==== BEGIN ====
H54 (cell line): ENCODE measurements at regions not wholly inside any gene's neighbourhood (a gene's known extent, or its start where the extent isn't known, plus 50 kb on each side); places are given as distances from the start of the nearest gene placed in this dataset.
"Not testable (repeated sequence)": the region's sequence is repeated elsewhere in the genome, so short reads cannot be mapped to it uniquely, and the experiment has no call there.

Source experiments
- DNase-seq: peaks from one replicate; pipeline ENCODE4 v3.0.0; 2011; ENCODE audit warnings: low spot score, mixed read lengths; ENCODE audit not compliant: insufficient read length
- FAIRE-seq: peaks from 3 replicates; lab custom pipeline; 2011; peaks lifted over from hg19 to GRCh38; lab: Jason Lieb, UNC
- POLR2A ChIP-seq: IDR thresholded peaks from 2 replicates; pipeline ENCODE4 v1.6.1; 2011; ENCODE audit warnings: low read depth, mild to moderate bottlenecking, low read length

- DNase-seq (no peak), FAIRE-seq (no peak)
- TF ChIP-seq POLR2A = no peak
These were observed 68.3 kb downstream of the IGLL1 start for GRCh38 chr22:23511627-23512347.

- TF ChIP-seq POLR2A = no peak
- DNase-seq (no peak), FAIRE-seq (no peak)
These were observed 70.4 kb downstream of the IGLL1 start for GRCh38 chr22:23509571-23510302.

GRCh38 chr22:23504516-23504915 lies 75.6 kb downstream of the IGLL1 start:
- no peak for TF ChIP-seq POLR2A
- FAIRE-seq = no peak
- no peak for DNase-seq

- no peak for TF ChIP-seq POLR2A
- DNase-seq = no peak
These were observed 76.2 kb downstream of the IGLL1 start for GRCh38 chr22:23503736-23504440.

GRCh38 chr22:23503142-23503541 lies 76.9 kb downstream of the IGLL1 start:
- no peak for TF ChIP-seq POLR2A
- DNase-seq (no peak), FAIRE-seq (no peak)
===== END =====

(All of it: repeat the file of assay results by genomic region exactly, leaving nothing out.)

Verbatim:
H54 (cell line): ENCODE measurements at regions not wholly inside any gene's neighbourhood (a gene's known extent, or its start where the extent isn't known, plus 50 kb on each side); places are given as distances from the start of the nearest gene placed in this dataset.
"Not testable (repeated sequence)": the region's sequence is repeated elsewhere in the genome, so short reads cannot be mapped to it uniquely, and the experiment has no call there.

Source experiments
- DNase-seq: peaks from one replicate; pipeline ENCODE4 v3.0.0; 2011; ENCODE audit warnings: low spot score, mixed read lengths; ENCODE audit not compliant: insufficient read length
- FAIRE-seq: peaks from 3 replicates; lab custom pipeline; 2011; peaks lifted over from hg19 to GRCh38; lab: Jason Lieb, UNC
- POLR2A ChIP-seq: IDR thresholded peaks from 2 replicates; pipeline ENCODE4 v1.6.1; 2011; ENCODE audit warnings: low read depth, mild to moderate bottlenecking, low read length

- DNase-seq (no peak), FAIRE-seq (no peak)
- TF ChIP-seq POLR2A = no peak
These were observed 68.3 kb downstream of the IGLL1 start for GRCh38 chr22:23511627-23512347.

- TF ChIP-seq POLR2A = no peak
- DNase-seq (no peak), FAIRE-seq (no peak)
These were observed 70.4 kb downstream of the IGLL1 start for GRCh38 chr22:23509571-23510302.

GRCh38 chr22:23504516-23504915 lies 75.6 kb downstream of the IGLL1 start:
- no peak for TF ChIP-seq POLR2A
- FAIRE-seq = no peak
- no peak for DNase-seq

- no peak for TF ChIP-seq POLR2A
- DNase-seq = no peak
These were observed 76.2 kb downstream of the IGLL1 start for GRCh38 chr22:23503736-23504440.

GRCh38 chr22:23503142-23503541 lies 76.9 kb downstream of the IGLL1 start:
- no peak for TF ChIP-seq POLR2A
- DNase-seq (no peak), FAIRE-seq (no peak)